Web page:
Republicans know Brett Kavanaugh lied under oath: They just don't care

Proof of Kavanaugh's perjury is welcome, but conservatives basically don't think sexual assault is a big deal

By Amanda Marcotte

Senior Writer

Published September 16, 2019 2:00PM (EDT)

U.S. Supreme Court Justice Brett Kavanaugh arrives ahead of the State of the Union address in the chamber of the U.S. House of Representatives at the U.S. Capitol Building on February 5, 2019 in Washington, DC. President Trump's second State of the Union address was postponed one week due to the partial government shutdown. (Zach Gibson/Getty Images)
U.S. Supreme Court Justice Brett Kavanaugh arrives ahead of the State of the Union address in the chamber of the U.S. House of Representatives at the U.S. Capitol Building on February 5, 2019 in Washington, DC. President Trump's second State of the Union address was postponed one week due to the partial government shutdown. (Zach Gibson/Getty Images)

Republicans know Brett Kavanaugh lied under oath. They just don't care.

The debate over whether the most recent Supreme Court justice perjured himself during his Senate hearing last year — which would be an impeachable offense — fired up again over the weekend, after New York Times reporters Robin Pogrebin and Kate Kelly published new evidence confirming stories that Kavanaugh whipped out his penis on not just one, but perhaps two non-consenting women as a student at Yale in the 1980s.  The article was promoting Pogrebin and Kelly's new book, "The Education of Brett Kavanaugh: An Investigation," which showcases a year's worth of in-depth research into Kavanaugh's past. They interviewed many witnesses the FBI overlooked during its own investigation of Kavanaugh's background.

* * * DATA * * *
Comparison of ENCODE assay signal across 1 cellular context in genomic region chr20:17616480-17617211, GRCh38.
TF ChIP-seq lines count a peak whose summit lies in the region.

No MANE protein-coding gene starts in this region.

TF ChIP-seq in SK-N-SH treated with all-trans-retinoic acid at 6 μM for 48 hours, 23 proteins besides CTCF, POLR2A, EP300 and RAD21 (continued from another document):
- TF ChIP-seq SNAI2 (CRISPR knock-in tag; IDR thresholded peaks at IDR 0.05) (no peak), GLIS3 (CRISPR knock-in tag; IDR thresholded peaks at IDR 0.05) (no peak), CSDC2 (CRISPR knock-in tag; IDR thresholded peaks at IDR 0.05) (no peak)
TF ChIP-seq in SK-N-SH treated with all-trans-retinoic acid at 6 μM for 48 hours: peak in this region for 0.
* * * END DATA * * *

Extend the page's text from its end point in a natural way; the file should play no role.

There's a lot to unpack in this story about privilege, wealth, gender, race and other such issues. But the bottom-line takeaway for many of us was that this confirms that Kavanaugh lied under oath during his confirmation hearings. Republicans shamelessly covered for him by limiting the testimony against him to Christine Blasey Ford, who accused Kavanaugh of attempting to rape her in high school. They refused to hear testimony from any other witnesses who might have been able to corroborate her account, or discuss Kavanaugh's behavior at the time.

Prominent Democrats reacted to the Times piece by renewing calls for Kavanaugh's impeachment, arguing that the number of corroborating witnesses that Pogrebin and Kelly have found shows that the confirmation process was "a sham," since Republicans were evidently more interested in burying evidence than collecting it. Of course that's true, as anyone following the hearings at the time could see. The entire process was set up by Senate Republicans to make it seem that there was no corroborating evidence for Ford's claims when, as Pogrebin and Kelly make clear, there was.

But in a sense all this talk about evidence and corroborating witnesses and investigative thoroughness is missing the point.  Because even with Republicans kneecapping any effort to present corroborating evidence at the hearing, it was crystal clear to any honest observer that Ford was telling the truth and Kavanaugh was lying.

Republicans weren't angry at Ford because they sincerely believed she was lying or delusional. They simply believe women have a duty to keep men's dirty secrets for them. Her real sin, in their eyes, was in not knowing her place.

As many people noted over the weekend, Kavanaugh's lies during the confirmation hearing were hardly subtle, and Republican efforts to feign belief in his lies were unconvincing.